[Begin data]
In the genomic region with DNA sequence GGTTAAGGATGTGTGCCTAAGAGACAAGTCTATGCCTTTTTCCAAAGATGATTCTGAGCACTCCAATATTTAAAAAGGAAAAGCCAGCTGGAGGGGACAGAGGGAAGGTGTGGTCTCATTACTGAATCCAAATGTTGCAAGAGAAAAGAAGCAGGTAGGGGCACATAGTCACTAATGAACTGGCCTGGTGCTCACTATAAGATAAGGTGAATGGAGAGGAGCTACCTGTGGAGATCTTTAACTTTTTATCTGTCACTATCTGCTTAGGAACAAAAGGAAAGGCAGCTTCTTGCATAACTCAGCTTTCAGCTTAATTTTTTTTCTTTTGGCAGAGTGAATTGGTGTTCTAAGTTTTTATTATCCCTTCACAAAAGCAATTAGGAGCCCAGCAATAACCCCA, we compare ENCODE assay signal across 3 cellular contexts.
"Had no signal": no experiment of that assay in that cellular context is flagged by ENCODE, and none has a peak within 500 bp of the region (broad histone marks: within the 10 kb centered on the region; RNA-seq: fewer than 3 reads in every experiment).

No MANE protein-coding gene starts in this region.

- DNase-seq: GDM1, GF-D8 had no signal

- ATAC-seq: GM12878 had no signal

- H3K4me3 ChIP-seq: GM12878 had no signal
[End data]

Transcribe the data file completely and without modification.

In the genomic region with DNA sequence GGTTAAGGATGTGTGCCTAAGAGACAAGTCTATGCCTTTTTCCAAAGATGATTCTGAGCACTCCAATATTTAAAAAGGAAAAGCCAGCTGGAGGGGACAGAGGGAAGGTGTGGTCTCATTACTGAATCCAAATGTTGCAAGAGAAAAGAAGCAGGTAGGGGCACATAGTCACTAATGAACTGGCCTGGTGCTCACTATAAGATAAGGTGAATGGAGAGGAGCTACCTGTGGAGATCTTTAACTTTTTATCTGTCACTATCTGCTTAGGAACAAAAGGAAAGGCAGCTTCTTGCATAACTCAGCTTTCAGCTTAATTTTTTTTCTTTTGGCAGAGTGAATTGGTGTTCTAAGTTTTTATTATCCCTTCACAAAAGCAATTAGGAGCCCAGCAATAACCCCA, we compare ENCODE assay signal across 3 cellular contexts.
"Had no signal": no experiment of that assay in that cellular context is flagged by ENCODE, and none has a peak within 500 bp of the region (broad histone marks: within the 10 kb centered on the region; RNA-seq: fewer than 3 reads in every experiment).

No MANE protein-coding gene starts in this region.

- DNase-seq: GDM1, GF-D8 had no signal

- ATAC-seq: GM12878 had no signal

- H3K4me3 ChIP-seq: GM12878 had no signal